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Should I consolidate my student loans? That’s a question many struggling college graduates are asking these days. If that’s you, you’re not alone. Certified degree holders (just like you) are walking across the stage with the world at their fingertips, an average of $35,359 in student loan debt, and monthly payments that eat up an entire paycheck.1
With so many payments and so little money left over at the end of the month, it’s no surprise you might be looking for relief through student loan consolidation. We can’t say we blame you.
But is consolidation really the best way to take care of your student loans? Let’s find out . . .
What Is Student Loan Consolidation?
Student loan consolidation is the process of taking your (many) loan payments with varying interest rates and terms and rolling them into one lump payment—hopefully (but not always) with a lower interest rate and term.
At this point, you’re probably thinking this sounds pretty good, right? Well . . . it depends.
If you haven’t heard, student loan debt is at an all-time high with over 44 million student loan borrowers in the country.2 And this year alone, both public and private universities will admit 19.9 million students into their programs—and you better believe not all of those people will recieve full-ride scholarships.3
Going to college debt-free is possible! Find out how.
So now that these graduates are out in the workforce, they’re quickly approaching the day they have to start paying off a degree they may or may not even be using. No wonder people are starting to turn to student loan consolidation for relief.
Here’s the deal: Student loan consolidation is the only form of consolidation Dave Ramsey recommends—but on a case-by-case basis.
If you’re wondering if you should consolidate your student loans, there are three things you need to know (and commit to memory) before you make your next move. And remember, you need all three of these conditions to be in place before even considering student loan consolidation.
1. You can only consolidate your student loans once . . . so make it count.
No matter what you think should happen and no matter what your old college roommate says, you can only consolidate your loans once. So if you’re going to consolidate, make it count, and make sure you’ve really done your research.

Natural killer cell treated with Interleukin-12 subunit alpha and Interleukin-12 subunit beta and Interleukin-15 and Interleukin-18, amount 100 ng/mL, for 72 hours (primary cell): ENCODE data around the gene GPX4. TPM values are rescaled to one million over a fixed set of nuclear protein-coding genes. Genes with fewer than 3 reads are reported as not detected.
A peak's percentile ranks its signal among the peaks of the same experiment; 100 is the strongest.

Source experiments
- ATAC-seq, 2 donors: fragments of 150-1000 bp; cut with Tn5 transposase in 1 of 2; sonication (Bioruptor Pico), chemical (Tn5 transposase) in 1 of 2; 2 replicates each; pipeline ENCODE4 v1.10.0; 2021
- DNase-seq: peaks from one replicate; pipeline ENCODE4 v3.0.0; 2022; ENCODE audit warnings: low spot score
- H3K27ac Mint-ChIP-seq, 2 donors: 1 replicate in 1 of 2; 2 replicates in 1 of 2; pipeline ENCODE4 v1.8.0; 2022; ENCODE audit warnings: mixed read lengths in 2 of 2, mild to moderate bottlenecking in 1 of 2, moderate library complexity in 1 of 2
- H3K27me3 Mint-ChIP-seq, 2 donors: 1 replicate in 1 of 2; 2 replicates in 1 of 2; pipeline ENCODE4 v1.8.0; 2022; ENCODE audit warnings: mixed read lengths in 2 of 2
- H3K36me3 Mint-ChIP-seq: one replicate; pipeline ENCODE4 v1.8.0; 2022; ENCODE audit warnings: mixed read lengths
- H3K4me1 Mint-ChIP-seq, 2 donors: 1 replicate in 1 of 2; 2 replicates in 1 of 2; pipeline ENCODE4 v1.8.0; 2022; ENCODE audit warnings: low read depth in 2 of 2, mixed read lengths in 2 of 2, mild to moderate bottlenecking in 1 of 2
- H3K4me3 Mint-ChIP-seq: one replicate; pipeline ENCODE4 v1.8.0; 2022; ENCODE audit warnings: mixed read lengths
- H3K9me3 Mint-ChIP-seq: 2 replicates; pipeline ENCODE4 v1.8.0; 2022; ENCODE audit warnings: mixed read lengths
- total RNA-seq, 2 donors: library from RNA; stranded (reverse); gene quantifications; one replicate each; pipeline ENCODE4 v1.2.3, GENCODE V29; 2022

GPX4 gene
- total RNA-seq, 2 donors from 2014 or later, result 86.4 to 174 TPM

2. Always choose a fixed rate over a variable rate.
Some companies will try to push you into a variable rate to get more money out of you. This is bad—very bad. Remember when we told you that you can only consolidate once? If you get suckered into a variable rate, there’s no getting out of it. Variable interest rates change based on market rates . . . and you know how much the market can change. Just do yourself a favor and steer clear!
Not only that, but some of these same companies will also try to get you to consolidate your loans through them and charge you a percentage of your overall loan just for “helping” you out . . . but they never really intend on paying your loans! If you’re having conversations with a company like this—run away, and fast.
3. Make sure your new net interest rate would be lower than your current net interest rate. Then, refer back to number one.
If you’re thinking about consolidating because you just can’t keep up with the compiling interest payments, the worst thing you could do is consolidate all of your loans at a higher rate—and then get stuck with it.
“So go consolidate it if you want, but I don’t want any emotional relief from the important thing that is you. You being game on. You being pissed off is the secret sauce. That gets you out (of debt).”
— Dave Ramsey
What Types of Student Loans Can Be Consolidated?
Now, before you skip off to your local bank (or start searching for loan consolidation companies), you need to know what kind of loans you have and if they’re eligible for consolidation. Spoiler alert: Only your federal loans can be consolidated for free through the government.
Federal Student Loans